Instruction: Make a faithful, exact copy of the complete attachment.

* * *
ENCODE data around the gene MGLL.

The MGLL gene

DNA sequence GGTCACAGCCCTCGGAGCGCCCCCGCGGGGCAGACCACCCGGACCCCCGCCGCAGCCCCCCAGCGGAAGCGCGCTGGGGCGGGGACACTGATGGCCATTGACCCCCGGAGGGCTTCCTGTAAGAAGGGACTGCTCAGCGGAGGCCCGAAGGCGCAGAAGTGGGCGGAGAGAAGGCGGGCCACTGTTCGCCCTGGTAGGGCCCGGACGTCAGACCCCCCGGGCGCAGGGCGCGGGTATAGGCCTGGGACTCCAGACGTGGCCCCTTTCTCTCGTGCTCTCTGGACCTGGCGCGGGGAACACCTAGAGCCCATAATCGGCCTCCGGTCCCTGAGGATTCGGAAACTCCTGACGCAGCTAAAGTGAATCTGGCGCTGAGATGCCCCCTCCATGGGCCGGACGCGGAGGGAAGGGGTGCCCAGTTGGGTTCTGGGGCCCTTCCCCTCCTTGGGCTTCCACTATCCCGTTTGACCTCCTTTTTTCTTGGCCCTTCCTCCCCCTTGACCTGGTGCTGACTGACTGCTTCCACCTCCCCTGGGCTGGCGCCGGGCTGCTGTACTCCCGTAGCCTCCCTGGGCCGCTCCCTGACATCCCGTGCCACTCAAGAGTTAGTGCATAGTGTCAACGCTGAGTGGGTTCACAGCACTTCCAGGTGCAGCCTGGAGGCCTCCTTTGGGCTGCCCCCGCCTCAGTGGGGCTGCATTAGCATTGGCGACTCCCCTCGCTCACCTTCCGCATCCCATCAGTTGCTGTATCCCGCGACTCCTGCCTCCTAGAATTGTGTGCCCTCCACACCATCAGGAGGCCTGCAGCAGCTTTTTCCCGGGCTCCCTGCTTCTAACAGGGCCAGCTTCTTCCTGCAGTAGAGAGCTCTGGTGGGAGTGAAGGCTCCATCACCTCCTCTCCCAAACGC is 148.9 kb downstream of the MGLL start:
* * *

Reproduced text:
ENCODE data around the gene MGLL.

The MGLL gene

DNA sequence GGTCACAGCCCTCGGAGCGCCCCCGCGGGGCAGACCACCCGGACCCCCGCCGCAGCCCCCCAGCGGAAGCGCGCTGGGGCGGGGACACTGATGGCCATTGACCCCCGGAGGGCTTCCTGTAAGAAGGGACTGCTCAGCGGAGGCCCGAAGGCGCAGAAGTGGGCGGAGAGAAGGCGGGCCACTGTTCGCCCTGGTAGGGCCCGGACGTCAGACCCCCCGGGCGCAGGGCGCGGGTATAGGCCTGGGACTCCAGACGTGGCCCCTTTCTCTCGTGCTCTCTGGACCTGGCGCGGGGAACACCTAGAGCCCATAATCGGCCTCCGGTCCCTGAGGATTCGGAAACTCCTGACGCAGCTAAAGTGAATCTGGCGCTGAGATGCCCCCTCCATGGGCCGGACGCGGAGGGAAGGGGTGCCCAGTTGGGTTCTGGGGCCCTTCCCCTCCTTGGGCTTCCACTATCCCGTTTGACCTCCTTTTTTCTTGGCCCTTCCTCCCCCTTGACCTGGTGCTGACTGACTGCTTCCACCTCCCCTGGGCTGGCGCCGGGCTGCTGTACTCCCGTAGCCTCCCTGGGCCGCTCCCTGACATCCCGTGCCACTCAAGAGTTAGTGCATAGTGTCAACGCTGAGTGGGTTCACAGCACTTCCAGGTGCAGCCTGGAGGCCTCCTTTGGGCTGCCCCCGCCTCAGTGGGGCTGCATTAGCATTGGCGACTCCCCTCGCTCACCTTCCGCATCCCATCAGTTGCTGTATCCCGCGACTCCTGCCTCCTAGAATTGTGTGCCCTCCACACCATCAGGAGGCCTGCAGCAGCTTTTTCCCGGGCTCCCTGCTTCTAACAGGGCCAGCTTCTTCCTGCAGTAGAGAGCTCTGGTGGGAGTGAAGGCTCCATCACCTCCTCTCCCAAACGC is 148.9 kb downstream of the MGLL start: